|Portuguese India 1505–1961|
|Casa da Índia||1434–1833|
|Portuguese East India Company||1628–1633|
|British India 1612–1947|
|East India Company||1612–1757|
|Company rule in India||1757–1858|
|British rule in Burma||1824–1948|
|Partition of India||
A princely state (also called native state or Indian state) was a nominally sovereign entity of British India during the British Raj that was not directly governed by the British, but rather by a local ruler under a form of indirect rule, subject to a subsidiary alliance and the suzerainty or paramountcy of the British Crown.
There were officially 565 princely states in India at the time of independence in 1947, but the great majority had contracted with the Viceroy of India to provide public services and tax collection. Only 21 major ones had actual state governments, and among them only four were large (Hyderabad State, Mysore State, Baroda State and Jammu and Kashmir State). They acceded to one or other of the two new independent nations between 1947 and 1949. The accession process was largely peaceful except in the case of Jammu & Kashmir (whose king decided to accessed with India, but after Pakistan's attack part of which is with Pakistan) and Hyderabad. All the princes were eventually pensioned off.
Several of the states acceded to Pakistan between 1947 and 1948, becoming the princely states of Pakistan. A few of these retained their autonomy until the 1970s.
- 1 British relationship with the Princely States
- 2 Princely status and titles
- 3 Precedence and prestige
- 4 Doctrine of lapse
- 5 Imperial governance
- 6 Short list of Native States in 1909
- 7 State military forces
- 8 Political integration of princely states in 1947 and after
- 9 See also
- 10 Notes
- 11 References
- 12 External links
British relationship with the Princely States
India under the British Raj (the "Indian Empire") consisted of two types of territory: British India and the Native States or Princely states. In its Interpretation Act 1889, the British Parliament adopted the following definitions:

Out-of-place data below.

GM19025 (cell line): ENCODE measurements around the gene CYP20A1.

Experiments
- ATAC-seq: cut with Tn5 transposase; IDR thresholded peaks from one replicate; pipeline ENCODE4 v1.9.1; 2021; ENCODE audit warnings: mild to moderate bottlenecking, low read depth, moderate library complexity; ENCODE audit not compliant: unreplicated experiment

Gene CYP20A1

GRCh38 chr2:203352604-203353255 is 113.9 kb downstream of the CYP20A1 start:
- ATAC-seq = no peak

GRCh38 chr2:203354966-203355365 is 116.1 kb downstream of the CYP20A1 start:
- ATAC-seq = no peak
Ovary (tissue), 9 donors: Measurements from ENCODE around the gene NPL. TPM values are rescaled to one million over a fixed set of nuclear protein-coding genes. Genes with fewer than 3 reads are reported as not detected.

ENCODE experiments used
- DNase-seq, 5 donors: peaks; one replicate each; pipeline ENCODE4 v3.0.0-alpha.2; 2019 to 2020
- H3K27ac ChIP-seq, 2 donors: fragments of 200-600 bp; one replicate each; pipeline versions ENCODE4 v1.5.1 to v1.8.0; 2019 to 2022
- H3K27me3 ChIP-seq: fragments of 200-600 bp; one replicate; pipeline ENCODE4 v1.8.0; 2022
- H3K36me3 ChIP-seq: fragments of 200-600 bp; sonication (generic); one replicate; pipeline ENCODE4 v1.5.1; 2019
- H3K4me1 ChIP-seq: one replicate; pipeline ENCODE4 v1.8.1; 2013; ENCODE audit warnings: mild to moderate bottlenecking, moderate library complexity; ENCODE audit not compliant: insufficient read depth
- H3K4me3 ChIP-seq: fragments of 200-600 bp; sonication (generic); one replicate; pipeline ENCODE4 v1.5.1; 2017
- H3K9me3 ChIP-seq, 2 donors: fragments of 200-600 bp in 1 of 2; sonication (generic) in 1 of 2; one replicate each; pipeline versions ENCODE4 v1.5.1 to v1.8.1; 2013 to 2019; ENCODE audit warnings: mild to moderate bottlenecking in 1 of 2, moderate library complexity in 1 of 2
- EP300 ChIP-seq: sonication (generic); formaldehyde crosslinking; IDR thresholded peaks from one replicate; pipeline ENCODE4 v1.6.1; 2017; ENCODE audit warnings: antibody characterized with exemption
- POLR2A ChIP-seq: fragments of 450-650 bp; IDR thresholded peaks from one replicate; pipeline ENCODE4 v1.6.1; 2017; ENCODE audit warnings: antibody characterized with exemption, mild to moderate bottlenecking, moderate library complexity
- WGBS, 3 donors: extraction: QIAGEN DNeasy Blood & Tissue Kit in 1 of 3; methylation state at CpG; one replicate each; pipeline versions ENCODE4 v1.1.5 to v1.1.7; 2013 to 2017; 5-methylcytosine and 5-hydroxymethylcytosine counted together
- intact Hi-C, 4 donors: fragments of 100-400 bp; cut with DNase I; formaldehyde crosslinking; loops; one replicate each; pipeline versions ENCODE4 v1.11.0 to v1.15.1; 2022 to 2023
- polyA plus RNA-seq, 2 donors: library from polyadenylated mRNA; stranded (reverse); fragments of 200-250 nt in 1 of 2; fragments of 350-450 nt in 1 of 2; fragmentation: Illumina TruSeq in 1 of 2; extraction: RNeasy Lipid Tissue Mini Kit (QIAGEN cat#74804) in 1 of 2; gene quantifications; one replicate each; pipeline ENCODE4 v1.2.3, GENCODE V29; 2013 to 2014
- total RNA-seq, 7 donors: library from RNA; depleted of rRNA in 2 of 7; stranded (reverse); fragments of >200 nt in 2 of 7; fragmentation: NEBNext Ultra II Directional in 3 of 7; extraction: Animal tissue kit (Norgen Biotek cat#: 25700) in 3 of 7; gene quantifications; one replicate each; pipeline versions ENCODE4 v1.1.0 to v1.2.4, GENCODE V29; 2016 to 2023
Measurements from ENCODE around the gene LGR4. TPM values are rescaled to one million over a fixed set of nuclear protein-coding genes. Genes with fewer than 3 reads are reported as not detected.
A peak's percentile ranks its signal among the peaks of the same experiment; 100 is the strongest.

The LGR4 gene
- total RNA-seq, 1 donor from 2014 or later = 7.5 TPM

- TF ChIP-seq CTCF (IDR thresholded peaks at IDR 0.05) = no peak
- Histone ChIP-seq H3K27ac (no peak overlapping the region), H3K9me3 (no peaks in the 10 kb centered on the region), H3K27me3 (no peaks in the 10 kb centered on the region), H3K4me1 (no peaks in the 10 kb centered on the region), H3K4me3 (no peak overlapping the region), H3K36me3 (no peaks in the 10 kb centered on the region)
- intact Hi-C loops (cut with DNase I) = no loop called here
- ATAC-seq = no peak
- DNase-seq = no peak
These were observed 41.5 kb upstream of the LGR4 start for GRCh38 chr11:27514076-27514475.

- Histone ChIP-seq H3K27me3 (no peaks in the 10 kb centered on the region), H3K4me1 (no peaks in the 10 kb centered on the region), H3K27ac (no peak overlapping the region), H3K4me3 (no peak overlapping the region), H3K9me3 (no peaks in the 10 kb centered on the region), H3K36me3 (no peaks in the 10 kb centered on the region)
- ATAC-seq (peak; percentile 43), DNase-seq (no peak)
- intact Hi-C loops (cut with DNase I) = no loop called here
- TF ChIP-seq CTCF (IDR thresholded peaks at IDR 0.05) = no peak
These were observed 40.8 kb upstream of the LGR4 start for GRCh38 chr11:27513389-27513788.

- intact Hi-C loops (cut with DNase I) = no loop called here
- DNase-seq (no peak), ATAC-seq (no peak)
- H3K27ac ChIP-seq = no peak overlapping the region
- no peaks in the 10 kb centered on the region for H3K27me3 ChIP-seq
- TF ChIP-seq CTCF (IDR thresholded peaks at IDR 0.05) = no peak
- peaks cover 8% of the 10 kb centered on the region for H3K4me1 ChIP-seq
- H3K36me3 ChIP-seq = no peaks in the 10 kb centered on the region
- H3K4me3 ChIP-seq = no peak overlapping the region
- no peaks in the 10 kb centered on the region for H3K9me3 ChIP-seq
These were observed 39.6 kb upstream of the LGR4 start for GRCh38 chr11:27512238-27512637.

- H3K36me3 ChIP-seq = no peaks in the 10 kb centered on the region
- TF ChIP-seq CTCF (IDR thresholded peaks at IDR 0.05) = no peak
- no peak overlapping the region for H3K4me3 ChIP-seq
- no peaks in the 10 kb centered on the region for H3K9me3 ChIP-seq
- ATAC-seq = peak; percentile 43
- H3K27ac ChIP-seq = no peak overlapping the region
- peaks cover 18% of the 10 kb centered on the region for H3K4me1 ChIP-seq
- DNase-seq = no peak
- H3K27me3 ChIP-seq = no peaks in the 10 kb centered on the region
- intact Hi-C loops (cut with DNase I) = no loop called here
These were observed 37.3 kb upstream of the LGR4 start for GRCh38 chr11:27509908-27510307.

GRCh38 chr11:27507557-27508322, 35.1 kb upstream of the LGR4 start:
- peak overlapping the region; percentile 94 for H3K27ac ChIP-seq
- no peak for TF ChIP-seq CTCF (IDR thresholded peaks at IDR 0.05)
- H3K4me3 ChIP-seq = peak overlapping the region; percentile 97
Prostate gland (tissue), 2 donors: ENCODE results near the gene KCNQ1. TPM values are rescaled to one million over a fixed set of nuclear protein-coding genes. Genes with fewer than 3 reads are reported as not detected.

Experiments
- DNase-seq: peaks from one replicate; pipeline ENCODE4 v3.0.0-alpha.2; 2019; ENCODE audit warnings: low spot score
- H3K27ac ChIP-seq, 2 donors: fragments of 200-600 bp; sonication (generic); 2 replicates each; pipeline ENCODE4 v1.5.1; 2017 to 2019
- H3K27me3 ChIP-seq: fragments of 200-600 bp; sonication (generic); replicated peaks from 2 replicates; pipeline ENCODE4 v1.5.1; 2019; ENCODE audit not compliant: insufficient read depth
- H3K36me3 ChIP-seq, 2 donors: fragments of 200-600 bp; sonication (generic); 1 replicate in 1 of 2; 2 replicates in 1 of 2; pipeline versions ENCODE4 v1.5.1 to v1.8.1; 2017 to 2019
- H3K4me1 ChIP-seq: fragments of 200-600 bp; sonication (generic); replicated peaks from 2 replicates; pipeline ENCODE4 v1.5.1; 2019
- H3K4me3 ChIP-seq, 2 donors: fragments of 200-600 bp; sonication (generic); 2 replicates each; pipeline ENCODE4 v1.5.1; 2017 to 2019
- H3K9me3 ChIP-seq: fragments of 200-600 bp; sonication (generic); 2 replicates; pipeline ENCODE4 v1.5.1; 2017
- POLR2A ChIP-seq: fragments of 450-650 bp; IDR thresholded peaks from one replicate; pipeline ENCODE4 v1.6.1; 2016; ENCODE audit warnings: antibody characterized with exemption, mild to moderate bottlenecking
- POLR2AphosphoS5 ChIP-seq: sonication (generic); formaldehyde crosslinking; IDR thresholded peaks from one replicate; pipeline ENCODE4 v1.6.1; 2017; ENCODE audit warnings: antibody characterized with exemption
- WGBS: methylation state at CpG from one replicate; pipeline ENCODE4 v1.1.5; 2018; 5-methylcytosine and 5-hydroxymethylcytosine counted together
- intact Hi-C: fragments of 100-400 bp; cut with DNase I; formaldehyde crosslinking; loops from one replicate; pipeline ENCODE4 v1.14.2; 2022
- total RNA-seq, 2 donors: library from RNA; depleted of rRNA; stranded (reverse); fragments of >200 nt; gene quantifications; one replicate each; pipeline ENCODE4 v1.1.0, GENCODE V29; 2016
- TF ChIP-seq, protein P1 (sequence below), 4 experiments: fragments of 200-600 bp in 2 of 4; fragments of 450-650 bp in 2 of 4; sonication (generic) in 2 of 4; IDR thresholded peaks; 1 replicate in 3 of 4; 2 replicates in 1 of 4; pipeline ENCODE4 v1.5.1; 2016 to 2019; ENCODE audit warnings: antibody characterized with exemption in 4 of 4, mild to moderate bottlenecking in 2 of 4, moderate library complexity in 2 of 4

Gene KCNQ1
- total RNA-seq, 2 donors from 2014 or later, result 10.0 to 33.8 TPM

(4.) The expression "British India" shall mean all territories and places within Her Majesty's dominions which are for the time being governed by Her Majesty through the Governor-General of India or through any governor or other officer subordinate to the Governor-General of India.
(5.) The expression "India" shall mean British India together with any territories of any native prince or chief under the suzerainty of Her Majesty exercised through the Governor-General of India, or through any governor or other officer subordinate to the Governor-General of India.
In general the term "British India" had been used (and is still used) also to refer to the regions under the rule of the East India Company in India from 1774 to 1858. The term has also been used to refer to the "British in India".
The British Crown's suzerainty over 175 Princely States, generally the largest and most important, was exercised in the name of the British Crown by the central government of British India under the Viceroy; the remaining, approximately four hundred, states were influenced by Agents answerable to the provincial governments of British India under a Governor, Lieutenant-Governor, or Chief Commissioner. A clear distinction between "dominion" and "suzerainty" was supplied by the jurisdiction of the courts of law: the law of British India rested upon the legislation enacted by the British Parliament, and the legislative powers those laws vested in the various governments of British India, both central and local; in contrast, the courts of the Princely States existed under the authority of the respective rulers of those states.